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Immigrants to swear oath in front of the Saltire


ALISON HARDIE POLITICAL CORRESPONDENT

 
IMMIGRANTS living in Scotland who want to become British citizens will have to swear an oath of allegiance before the Saltire, under government plans revealed yesterday.

The new citizenship ceremonies are to be tailored to reflect the part of the United Kingdom in which they are performed, with the Scottish flag and the anthem Flower of Scotland being given prominence north of the Border.

Research carried out by the Home Office found that while many Scots were "reluctant" to support the concept of citizenship ceremonies, they wanted them to "strongly" reflect national symbols if they became compulsory.

The cost of becoming a British citizen is also due to rise, with the fee going up to a maximum of 218.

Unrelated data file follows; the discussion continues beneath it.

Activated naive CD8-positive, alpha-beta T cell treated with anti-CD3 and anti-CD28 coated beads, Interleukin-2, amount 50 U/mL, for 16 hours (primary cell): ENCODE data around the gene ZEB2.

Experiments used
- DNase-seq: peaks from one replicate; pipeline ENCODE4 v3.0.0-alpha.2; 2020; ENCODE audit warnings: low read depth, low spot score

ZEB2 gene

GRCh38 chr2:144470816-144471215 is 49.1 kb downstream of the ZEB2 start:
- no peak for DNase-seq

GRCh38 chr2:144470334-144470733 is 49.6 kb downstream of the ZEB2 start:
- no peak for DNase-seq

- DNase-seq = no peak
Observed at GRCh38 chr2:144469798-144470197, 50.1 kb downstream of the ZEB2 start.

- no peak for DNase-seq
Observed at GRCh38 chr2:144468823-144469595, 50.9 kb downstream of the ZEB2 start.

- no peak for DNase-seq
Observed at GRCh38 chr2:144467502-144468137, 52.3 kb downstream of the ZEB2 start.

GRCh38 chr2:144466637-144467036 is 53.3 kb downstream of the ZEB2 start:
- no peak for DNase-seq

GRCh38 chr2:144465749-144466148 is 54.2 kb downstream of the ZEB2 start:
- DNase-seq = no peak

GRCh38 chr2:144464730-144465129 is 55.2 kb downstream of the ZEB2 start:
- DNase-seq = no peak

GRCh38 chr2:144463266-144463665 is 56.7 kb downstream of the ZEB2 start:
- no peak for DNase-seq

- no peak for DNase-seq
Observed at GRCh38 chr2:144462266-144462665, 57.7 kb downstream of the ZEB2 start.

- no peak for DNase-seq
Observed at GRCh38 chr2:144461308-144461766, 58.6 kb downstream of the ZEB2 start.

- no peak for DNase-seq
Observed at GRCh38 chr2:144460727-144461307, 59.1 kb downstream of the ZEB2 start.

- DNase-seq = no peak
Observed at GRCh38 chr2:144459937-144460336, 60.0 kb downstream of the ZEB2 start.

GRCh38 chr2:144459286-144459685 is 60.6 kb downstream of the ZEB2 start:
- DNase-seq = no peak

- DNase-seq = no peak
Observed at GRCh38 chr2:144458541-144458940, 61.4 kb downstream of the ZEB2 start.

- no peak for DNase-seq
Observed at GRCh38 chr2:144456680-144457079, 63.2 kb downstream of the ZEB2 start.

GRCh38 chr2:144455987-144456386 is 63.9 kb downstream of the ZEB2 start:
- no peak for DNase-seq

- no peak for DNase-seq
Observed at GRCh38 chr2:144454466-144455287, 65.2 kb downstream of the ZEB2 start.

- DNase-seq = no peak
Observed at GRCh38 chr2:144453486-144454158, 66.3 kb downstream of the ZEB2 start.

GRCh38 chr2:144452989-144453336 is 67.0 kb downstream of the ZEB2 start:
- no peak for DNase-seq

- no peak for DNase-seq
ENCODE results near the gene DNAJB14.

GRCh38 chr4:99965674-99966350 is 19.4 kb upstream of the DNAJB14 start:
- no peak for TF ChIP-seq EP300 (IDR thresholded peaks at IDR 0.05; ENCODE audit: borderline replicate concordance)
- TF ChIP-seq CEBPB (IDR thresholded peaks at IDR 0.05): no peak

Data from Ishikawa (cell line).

The 90,000 adult applicants who get a British passport each year will pay a fee of 68 for the compulsory ceremony. Naturalisation fees will also rise 26 to 146 for overseas nationals who are married to a Briton - meaning they will foot the steepest price rise of 78 per cent when combined with the ceremony fee.

People from British overseas territories will see their registration fees fall from 120 to 85 but will still have to pay the 68 ceremony charge, making the total cost 153.

Beverley Hughes, the Home Office minister, said: "Becoming a UK citizen is an important step and we want to welcome new citizens with the right balance of solemnity and celebration to make it a significant day for all involved.

"The ceremony will reinforce the obligations as well as the rights of being a citizen.

"I believe it is only right - and indeed what new citizens themselves will want - that our national flag and national anthem should be part of this important day alongside appropriate symbols of the local community, and the final guidance to local authorities will reflect this."

The Scotsman


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